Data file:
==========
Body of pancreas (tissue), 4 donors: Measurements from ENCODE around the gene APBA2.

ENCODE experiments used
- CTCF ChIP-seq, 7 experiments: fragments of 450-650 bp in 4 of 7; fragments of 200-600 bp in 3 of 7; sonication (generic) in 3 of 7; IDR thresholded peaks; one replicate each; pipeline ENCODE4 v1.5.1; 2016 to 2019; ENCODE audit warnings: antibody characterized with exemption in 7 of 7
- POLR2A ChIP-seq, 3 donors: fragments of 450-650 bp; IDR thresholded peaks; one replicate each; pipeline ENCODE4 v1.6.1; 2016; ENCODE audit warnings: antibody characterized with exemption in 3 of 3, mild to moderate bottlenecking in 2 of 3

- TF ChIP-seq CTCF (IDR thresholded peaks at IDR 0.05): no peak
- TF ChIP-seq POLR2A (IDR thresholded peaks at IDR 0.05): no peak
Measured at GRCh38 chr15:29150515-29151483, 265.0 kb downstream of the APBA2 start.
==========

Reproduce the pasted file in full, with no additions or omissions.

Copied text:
Body of pancreas (tissue), 4 donors: Measurements from ENCODE around the gene APBA2.

ENCODE experiments used
- CTCF ChIP-seq, 7 experiments: fragments of 450-650 bp in 4 of 7; fragments of 200-600 bp in 3 of 7; sonication (generic) in 3 of 7; IDR thresholded peaks; one replicate each; pipeline ENCODE4 v1.5.1; 2016 to 2019; ENCODE audit warnings: antibody characterized with exemption in 7 of 7
- POLR2A ChIP-seq, 3 donors: fragments of 450-650 bp; IDR thresholded peaks; one replicate each; pipeline ENCODE4 v1.6.1; 2016; ENCODE audit warnings: antibody characterized with exemption in 3 of 3, mild to moderate bottlenecking in 2 of 3

- TF ChIP-seq CTCF (IDR thresholded peaks at IDR 0.05): no peak
- TF ChIP-seq POLR2A (IDR thresholded peaks at IDR 0.05): no peak
Measured at GRCh38 chr15:29150515-29151483, 265.0 kb downstream of the APBA2 start.